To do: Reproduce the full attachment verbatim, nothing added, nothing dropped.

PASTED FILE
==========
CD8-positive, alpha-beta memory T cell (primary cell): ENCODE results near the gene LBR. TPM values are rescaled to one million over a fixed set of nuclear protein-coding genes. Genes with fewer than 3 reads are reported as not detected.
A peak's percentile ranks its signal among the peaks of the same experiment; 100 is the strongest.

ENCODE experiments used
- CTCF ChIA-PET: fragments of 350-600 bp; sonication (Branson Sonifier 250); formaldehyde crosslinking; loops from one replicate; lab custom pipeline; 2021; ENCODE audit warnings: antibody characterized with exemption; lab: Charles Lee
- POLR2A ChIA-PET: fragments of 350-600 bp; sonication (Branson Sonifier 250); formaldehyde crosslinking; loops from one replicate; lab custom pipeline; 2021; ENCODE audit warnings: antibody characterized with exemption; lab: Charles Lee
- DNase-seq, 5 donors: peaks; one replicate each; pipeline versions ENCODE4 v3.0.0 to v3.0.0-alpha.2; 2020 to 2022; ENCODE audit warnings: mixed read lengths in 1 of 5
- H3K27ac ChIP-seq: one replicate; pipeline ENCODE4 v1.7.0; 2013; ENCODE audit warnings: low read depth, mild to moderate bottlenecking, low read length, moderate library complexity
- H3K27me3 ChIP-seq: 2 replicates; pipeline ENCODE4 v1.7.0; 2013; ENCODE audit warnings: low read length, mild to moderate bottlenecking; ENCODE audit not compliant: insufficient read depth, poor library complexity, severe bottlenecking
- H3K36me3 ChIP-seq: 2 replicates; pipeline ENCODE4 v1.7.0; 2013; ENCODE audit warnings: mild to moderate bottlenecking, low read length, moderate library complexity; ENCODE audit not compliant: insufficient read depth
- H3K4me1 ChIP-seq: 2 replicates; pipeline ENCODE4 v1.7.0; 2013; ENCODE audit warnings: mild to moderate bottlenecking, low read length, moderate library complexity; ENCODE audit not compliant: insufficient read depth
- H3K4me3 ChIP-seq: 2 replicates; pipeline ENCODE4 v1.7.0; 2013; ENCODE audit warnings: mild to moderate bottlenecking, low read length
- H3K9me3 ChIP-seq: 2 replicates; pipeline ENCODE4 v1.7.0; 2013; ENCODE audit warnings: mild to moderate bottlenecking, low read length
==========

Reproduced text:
CD8-positive, alpha-beta memory T cell (primary cell): ENCODE results near the gene LBR. TPM values are rescaled to one million over a fixed set of nuclear protein-coding genes. Genes with fewer than 3 reads are reported as not detected.
A peak's percentile ranks its signal among the peaks of the same experiment; 100 is the strongest.

ENCODE experiments used
- CTCF ChIA-PET: fragments of 350-600 bp; sonication (Branson Sonifier 250); formaldehyde crosslinking; loops from one replicate; lab custom pipeline; 2021; ENCODE audit warnings: antibody characterized with exemption; lab: Charles Lee
- POLR2A ChIA-PET: fragments of 350-600 bp; sonication (Branson Sonifier 250); formaldehyde crosslinking; loops from one replicate; lab custom pipeline; 2021; ENCODE audit warnings: antibody characterized with exemption; lab: Charles Lee
- DNase-seq, 5 donors: peaks; one replicate each; pipeline versions ENCODE4 v3.0.0 to v3.0.0-alpha.2; 2020 to 2022; ENCODE audit warnings: mixed read lengths in 1 of 5
- H3K27ac ChIP-seq: one replicate; pipeline ENCODE4 v1.7.0; 2013; ENCODE audit warnings: low read depth, mild to moderate bottlenecking, low read length, moderate library complexity
- H3K27me3 ChIP-seq: 2 replicates; pipeline ENCODE4 v1.7.0; 2013; ENCODE audit warnings: low read length, mild to moderate bottlenecking; ENCODE audit not compliant: insufficient read depth, poor library complexity, severe bottlenecking
- H3K36me3 ChIP-seq: 2 replicates; pipeline ENCODE4 v1.7.0; 2013; ENCODE audit warnings: mild to moderate bottlenecking, low read length, moderate library complexity; ENCODE audit not compliant: insufficient read depth
- H3K4me1 ChIP-seq: 2 replicates; pipeline ENCODE4 v1.7.0; 2013; ENCODE audit warnings: mild to moderate bottlenecking, low read length, moderate library complexity; ENCODE audit not compliant: insufficient read depth
- H3K4me3 ChIP-seq: 2 replicates; pipeline ENCODE4 v1.7.0; 2013; ENCODE audit warnings: mild to moderate bottlenecking, low read length
- H3K9me3 ChIP-seq: 2 replicates; pipeline ENCODE4 v1.7.0; 2013; ENCODE audit warnings: mild to moderate bottlenecking, low read length